All I can remember of Chariots of Fire are the endless slow-motion track meets and a single line: “When I run, I feel his pleasure.” I had a similar feeling a couple of years ago one morning while happily cross-referencing two or three of my books. I became aware that I was made, in part, for God to enjoy my cross-referencing.
My cross-referencing is usually the first part and sometimes a large part of my devotions. It makes up most of the lectio and the meditatio of my Lectio Divina.
Do you read this way? I mean, how weird is this?
I’ll start reading a new book, or rereading an old one. It doesn’t have to be a devotional book, or even a “Christian” book, though it may be both. It may be the Bible or The Book of Common Prayer. It may be late at night and I’m reading a biography or maybe some poetry by Basho or Blake or Ben Zen.
All of a sudden, something in the book reminds me of something else in the book, or of something in another book. And I’m driven to link them with notes in the margins. I study the passages side by side. If it’s really going someplace, I type up something and save it on the computer.
I start spreading the books in front of me on the floor. Sometimes I have more than ten books out along with a few pads, a highlighter and a pen. And I’m excited. “My heart overflows with a good matter…” (Psalm 45:1).
And I’m often excited about the same thought I’ve had over several mornings over several years. My notes on the subject keep piling up, like sand on a drip castle. I sometimes interrupt my meditation with visions of writing a book on the subject.
I’d be tempted to, except my cross-referencing, like my reading, is not that extensive. I read a little at a time, and I stop and move into meditatio or oratio when I’m full enough with reading. It’s not like I’m deliberately researching or anything.
The number of books connected by my cross-references is relatively small. I have lots of books with a few cross references, and I have about twenty books with loads of cross-references. So all of the phantom books I would author would cite the same principal sources.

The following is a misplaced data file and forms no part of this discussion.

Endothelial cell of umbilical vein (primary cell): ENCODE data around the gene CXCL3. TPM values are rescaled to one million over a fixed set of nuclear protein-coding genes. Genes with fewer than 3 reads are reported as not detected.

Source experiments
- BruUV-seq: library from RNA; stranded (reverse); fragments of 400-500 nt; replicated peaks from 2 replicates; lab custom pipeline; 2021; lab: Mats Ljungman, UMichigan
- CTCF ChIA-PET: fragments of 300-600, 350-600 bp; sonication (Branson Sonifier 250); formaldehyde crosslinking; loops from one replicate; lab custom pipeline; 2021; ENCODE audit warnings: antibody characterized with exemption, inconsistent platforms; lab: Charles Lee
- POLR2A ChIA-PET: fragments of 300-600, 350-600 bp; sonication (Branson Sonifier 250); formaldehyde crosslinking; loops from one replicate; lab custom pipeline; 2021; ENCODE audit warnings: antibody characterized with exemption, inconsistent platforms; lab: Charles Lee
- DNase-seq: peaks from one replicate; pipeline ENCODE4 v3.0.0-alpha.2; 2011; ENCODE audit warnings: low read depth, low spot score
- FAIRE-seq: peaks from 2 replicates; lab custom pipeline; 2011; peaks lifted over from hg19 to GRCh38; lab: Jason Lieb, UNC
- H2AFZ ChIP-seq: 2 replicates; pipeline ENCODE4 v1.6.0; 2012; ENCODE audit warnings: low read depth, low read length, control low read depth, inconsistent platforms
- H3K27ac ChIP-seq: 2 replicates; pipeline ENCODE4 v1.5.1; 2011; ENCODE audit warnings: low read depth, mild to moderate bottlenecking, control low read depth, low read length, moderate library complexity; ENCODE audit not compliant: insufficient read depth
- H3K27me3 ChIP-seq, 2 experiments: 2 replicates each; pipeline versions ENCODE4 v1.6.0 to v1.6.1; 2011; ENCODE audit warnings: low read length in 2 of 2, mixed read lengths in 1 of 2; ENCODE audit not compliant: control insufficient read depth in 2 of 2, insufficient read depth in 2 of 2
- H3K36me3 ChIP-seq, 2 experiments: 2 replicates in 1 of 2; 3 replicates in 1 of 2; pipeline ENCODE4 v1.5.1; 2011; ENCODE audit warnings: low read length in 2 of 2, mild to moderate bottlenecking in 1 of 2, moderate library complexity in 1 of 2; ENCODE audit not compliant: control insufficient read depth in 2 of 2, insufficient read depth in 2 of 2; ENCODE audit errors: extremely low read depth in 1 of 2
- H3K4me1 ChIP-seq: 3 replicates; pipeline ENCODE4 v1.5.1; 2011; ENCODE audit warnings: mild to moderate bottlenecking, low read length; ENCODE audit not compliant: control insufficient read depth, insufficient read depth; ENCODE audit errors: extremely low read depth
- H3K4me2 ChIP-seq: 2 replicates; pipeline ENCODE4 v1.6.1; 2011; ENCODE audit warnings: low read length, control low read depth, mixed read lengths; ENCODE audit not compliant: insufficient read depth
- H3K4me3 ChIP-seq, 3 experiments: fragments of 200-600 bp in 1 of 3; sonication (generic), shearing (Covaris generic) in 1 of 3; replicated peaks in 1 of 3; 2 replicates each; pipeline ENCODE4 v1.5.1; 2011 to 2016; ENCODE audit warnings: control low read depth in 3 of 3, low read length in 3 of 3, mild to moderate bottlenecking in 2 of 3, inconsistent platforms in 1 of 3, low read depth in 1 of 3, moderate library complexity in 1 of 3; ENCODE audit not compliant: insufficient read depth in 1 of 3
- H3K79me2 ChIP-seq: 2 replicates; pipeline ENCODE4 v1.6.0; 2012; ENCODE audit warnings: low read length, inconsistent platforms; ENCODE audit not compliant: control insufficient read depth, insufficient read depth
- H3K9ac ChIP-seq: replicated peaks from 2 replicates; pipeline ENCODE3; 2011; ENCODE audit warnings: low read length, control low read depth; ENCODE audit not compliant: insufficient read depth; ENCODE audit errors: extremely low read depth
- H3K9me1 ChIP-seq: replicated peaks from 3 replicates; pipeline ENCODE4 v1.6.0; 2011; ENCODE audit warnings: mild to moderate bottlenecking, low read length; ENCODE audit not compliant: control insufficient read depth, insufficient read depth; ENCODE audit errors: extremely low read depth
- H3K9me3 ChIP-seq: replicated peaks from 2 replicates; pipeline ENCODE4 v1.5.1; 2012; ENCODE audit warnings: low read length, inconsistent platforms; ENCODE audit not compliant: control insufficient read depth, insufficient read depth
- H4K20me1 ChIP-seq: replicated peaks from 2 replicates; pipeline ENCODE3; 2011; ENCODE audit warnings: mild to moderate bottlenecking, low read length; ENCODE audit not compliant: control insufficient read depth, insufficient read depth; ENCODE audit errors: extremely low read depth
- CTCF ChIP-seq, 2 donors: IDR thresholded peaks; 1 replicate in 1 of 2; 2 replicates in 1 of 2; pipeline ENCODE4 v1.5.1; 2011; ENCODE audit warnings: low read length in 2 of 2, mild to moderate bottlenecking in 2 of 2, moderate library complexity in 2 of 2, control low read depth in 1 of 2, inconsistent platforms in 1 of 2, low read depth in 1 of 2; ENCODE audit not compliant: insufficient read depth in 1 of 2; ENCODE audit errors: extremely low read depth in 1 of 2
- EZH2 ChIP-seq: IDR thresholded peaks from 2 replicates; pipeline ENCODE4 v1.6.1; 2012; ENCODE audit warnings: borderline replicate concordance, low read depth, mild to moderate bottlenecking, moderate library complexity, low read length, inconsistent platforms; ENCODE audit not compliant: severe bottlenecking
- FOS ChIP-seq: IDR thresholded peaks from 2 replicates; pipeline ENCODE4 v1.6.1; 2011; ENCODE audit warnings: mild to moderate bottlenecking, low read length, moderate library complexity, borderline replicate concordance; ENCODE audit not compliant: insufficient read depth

My method is pretty simple. I collect all references to a particular subject (or thought, if the subject is too broad) in the margin of the book that reminds me most about that subject or thought. Passages on the same subject or thought in other books are cross-referenced to that “central reference.”
I thought I’d give you a sample thought, starting with its central reference.
Thought: Our hearts can become our treasure — the playground God and we share.
Central reference: “Your heart, if it is totally surrendered to God, is itself that treasure, that very kingdom you long for and are seeking.” (Jean-Pierre deCaussade, The Sacrament of the Present Moment (New York: HarperCollins Publishers 1989), p. 30.)
“Watch over your heart with all diligence, / For from it flow the springs of life.” (Proverbs 4:23, NNAS)
“He becomes to them a sensible presence Who follows them and envelops them wherever they go and in all that they do. . . . and when they have to be absorbed in some distracting work, they nevertheless easily find God again by a quick glance into their own souls.” (Thomas Merton, New Seeds of Contemplation (New York: New Directions, 1972), p.276-77.)
“Once the intellect has accomplished its task
of discovering the place where the heart resides,
it will immediately see things
of which it was previously ignorant
and could never have hoped to find.”
(Symeon the New Theologian, quoted in The Book of Mystical Chapters, John Anthony McGuckin, trans. (Boston: Shambhala Publications, Inc., 2002), p. 106.)
“The backslider in heart will have his fill of his own ways, / But a good man will be satisfied with his.” (Proverbs 14:14, NNAS)
“All God’s creatures invite us to forget our vain cares and enter into our own hearts, which God Himself has made to be His paradise and our own.” (Thomas Merton, No Man is an Island (Orlando: Harcourt Brace & Company, 1983), p. 115.)
“Soul, you must seek yourself in Me / And in yourself seek Me.” (Teresa of Avila, “Seeking God.”)
“Isaac of Nineveh likewise used the image of Jacob’s ladder as an image for the ascent to God through descent: ‘Strive to enter the treasure chamber that is within you; that way you will see the heavenly treasure.'” (Anselm Gruen, Heaven Begins Within You, New York: The Crossroad Publishing Company, 1999), p. 21.)
“On one hand, the soul, moved by love, becomes the object of its own knowledge. On the other hand, the soul, touched and inflamed and transfigured by the illuminative flame of God’s immediate presence, is no longer the object of knowledge but the actual medium in which God is known.” (Thomas Merton, The Ascent to Truth (Orlando: Harcourt Brace & Company 1979), p. 278.)
“…[W]here your treasure is, there your heart will be also.” (Matthew 6:21, NNAS)